Using Prairie Ridge, a “net-zero development” outside Chicago, Benfield showed how the use of the term “net-zero” there is a misnomer because the community failed to consider the whole system of energy use and carbon emissions. While the development may produce as much energy as it consumes, its residents are expending huge amounts of energy and creating a lot of pollution getting there. This is because Prairie Ridge’s Walk score is literally zero.”It’s next to a corn field.” Residents of Prairie Ridge expend 4 times the amount of carbon as those in downtown Chicago.
For city after city, Benfield showed how different the carbon profile of people can be depending on where they live. “If you are living on the fringe of a city, you are driving larger distances.” In contrast, people living downtown are putting far less carbon into the atmosphere getting around.”
Preserve the “Continuity of Places”: “If a place has a sense of continuity, it has a calming, reassuring effect.” In contrast, a place without it can be jarring, “disorientating.” Places treated with respect are the result of a slow accrual of layers, carefully thought out so they fit into a harmonious whole. These kinds of places spur “cultural engagement,” they invite us to “use our imaginations.” And they are the places with the most “civic vitality.” These places are mixed-use and feature building of different sizes and ages.
On a related theme, Benfield argued that preserving the continuity of old buildings is also important: “the greenest building is the one already built.” Even replacing an inefficient older building filled with embedded energy with a new “green building” means starting at zero with carbon emissions. “It will take years for the new building to make up for the carbon emissions.” Benfield argued that “we have forgotten about the energy efficiency of thick old walls, solar orientation, windows, air, the basic principles. Now, it’s about gizmo green.”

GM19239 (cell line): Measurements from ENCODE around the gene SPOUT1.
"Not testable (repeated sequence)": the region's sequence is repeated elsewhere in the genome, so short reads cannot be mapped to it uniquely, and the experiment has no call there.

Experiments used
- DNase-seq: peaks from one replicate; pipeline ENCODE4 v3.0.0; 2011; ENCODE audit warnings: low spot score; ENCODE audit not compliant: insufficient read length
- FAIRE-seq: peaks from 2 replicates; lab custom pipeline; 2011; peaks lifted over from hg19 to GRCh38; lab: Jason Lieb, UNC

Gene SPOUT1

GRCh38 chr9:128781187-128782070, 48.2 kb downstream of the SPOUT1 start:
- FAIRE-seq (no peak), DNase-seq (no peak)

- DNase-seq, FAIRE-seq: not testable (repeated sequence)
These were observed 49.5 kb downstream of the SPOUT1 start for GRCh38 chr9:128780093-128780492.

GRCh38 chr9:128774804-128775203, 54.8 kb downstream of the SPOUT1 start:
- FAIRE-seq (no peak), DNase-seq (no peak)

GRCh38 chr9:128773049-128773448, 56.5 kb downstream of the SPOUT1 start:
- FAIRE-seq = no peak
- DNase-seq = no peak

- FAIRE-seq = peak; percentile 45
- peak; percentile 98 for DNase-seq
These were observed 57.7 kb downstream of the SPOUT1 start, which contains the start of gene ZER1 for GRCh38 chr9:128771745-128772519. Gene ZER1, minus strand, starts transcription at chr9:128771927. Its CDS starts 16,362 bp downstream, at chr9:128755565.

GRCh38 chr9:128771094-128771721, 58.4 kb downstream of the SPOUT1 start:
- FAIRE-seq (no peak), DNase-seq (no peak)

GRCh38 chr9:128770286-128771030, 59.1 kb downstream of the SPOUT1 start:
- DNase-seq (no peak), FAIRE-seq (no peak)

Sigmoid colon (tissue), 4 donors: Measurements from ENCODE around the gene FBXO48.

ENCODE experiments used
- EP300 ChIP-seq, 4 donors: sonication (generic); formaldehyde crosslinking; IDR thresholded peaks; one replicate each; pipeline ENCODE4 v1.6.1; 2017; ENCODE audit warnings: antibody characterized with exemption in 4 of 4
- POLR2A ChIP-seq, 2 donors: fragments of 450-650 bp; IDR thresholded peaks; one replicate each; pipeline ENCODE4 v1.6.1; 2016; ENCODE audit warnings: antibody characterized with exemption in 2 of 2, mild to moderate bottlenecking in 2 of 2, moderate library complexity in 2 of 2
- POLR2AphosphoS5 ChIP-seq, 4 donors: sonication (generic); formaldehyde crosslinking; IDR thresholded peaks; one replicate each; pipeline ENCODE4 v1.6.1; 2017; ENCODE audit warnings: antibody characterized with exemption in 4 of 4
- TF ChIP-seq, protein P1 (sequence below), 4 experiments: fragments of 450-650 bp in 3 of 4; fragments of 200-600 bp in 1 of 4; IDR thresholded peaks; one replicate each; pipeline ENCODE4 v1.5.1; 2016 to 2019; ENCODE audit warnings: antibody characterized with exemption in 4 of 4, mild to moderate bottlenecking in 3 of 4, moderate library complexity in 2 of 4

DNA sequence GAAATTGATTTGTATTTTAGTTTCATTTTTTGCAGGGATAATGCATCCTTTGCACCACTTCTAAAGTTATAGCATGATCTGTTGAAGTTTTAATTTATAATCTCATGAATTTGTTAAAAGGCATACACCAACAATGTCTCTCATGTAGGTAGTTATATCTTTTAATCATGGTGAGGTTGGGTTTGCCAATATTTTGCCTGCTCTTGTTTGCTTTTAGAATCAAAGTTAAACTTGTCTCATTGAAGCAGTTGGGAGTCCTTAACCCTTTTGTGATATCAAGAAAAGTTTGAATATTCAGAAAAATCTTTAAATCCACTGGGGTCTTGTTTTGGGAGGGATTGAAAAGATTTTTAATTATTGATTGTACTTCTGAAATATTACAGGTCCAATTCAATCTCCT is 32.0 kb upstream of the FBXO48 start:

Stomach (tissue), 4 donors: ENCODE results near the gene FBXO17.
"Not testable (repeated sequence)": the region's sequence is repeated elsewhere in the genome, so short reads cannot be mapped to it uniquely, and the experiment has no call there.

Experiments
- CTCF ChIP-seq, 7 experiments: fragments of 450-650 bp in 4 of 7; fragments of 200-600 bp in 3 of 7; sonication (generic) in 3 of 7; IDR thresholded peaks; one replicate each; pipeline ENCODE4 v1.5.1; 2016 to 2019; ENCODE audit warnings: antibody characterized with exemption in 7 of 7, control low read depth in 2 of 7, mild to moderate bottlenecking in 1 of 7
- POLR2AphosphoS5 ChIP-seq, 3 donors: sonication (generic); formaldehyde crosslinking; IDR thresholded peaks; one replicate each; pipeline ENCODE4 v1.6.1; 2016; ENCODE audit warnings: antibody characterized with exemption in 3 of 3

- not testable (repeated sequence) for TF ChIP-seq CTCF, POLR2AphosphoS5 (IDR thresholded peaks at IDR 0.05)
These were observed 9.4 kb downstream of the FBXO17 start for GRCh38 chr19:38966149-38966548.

Take Advantage of the Future Trends Here Now: “The future will be different from the past.” To be successful, communities need to take advantage of some emerging trends. First, cities are sprawling less today. “Greenfield development peaked in the 90s.” Second, Millennials prefer to live in the core of cities twice as much as other generations. Some 2/3 want walkable places, even in suburbs. “They value density, connectivity, and convenient access to jobs.” Third, people are driving less. The vehicle miles traveled per person per year has been falling since 2005 and staying down. Today, 46 percent of 18-year-olds don’t have a driver’s license. The miles driven by 16-34-year-olds has also fallen 40 percent in the past decade. Lastly, among all generations, bicycle use is up 24 percent and walking 16 percent.
Invest in Lovable Places: “People will take care of places they love, which makes them sustainable” (read more on this). Lovable places can be complex, like Quincy Market in Boston, or simple, like a small street cafe in Barcelona. They can be old or modern, but lovable places — like the French Quarter in New Orleans — always have culture. While many in the smart growth movement have focused solely on density and connectivity, Benfield argued that these projects ultimately fail because “they are not great places.” Great places need green spaces to attract people. “We can have both compact development and green spaces together. We can have it both ways.”